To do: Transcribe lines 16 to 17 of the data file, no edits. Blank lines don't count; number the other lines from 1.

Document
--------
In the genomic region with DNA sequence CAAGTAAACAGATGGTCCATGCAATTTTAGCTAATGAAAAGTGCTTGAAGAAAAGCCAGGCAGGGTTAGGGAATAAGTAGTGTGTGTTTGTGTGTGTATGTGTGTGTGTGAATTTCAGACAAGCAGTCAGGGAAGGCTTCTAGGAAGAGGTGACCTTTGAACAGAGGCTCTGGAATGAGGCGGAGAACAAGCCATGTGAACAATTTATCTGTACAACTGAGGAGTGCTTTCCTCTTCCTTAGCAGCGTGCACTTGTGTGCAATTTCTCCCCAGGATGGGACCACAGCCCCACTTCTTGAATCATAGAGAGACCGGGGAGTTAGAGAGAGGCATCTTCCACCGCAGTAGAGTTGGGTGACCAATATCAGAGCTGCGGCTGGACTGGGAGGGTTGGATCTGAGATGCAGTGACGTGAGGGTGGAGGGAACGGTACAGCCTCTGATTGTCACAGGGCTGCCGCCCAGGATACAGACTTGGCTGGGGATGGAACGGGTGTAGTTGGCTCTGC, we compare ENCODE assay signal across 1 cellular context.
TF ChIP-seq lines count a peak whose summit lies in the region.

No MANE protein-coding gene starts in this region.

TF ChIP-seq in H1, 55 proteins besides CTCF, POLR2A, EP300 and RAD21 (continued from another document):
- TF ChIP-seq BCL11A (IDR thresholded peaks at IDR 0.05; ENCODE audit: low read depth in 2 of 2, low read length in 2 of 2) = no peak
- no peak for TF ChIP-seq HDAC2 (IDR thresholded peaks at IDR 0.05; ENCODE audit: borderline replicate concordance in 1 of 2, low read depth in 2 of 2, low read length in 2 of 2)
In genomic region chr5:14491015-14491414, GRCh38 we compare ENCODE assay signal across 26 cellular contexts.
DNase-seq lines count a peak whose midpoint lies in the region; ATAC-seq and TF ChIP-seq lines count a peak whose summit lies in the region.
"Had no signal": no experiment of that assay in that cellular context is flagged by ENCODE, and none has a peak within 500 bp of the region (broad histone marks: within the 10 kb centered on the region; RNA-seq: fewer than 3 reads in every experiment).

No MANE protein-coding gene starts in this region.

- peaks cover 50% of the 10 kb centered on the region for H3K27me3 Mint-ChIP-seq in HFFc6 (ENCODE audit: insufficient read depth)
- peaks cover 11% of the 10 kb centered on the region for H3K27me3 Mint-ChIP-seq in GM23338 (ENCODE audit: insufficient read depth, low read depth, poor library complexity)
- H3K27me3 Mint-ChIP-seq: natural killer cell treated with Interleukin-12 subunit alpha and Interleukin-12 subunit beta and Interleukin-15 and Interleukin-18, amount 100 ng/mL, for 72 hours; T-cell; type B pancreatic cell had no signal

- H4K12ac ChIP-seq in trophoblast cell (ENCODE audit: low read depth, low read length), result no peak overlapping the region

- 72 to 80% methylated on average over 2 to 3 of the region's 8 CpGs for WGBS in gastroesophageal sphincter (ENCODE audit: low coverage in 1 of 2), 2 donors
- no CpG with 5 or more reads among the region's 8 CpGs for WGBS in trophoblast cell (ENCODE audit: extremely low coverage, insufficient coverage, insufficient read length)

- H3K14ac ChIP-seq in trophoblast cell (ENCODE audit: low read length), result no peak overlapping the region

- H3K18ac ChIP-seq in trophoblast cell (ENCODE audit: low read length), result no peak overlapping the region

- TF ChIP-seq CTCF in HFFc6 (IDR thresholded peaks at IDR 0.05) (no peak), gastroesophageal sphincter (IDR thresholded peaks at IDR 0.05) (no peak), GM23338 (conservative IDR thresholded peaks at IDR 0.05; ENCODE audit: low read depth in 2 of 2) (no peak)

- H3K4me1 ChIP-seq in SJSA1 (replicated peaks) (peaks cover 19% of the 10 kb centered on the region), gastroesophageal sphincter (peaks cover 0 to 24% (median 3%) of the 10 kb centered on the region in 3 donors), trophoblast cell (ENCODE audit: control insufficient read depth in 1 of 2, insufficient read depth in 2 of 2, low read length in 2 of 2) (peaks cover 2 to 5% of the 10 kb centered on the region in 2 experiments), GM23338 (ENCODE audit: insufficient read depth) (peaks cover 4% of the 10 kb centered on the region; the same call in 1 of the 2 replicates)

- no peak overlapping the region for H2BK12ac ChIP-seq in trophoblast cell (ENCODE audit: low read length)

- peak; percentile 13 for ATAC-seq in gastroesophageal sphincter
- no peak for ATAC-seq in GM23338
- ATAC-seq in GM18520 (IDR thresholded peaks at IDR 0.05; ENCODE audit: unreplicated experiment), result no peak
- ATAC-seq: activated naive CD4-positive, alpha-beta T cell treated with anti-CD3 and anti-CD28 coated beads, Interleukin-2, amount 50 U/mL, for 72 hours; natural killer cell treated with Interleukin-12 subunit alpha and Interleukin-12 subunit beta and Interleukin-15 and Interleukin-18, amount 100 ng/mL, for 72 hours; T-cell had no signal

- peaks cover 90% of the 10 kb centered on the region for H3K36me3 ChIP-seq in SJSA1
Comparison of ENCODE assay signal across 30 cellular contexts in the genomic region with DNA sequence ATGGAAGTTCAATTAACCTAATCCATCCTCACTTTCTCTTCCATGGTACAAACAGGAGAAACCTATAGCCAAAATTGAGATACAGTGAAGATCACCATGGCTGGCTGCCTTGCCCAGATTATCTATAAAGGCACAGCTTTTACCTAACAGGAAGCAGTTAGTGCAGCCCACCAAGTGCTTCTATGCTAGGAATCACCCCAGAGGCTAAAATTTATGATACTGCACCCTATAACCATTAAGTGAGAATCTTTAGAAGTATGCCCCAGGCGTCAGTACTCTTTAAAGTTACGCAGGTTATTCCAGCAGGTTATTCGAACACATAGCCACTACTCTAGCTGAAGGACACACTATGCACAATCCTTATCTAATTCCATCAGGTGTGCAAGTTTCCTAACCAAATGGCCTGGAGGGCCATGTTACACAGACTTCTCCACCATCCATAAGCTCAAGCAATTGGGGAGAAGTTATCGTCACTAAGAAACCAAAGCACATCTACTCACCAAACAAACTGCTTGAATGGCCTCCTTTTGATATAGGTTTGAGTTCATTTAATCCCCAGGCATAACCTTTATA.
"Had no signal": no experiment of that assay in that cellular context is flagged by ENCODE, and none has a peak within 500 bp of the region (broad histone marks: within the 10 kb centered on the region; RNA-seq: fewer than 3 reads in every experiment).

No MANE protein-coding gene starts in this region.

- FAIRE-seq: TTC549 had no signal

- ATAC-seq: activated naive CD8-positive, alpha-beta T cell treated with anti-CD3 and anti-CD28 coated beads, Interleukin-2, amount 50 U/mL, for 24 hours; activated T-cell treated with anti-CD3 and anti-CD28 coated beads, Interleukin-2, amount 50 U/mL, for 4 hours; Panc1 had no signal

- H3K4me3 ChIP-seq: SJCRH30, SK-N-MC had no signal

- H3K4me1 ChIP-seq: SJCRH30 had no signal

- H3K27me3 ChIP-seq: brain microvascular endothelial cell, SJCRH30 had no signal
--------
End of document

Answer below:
- no CpG with 5 or more reads among the region's 8 CpGs for WGBS in trophoblast cell (ENCODE audit: extremely low coverage, insufficient coverage, insufficient read length)

- H3K14ac ChIP-seq in trophoblast cell (ENCODE audit: low read length), result no peak overlapping the region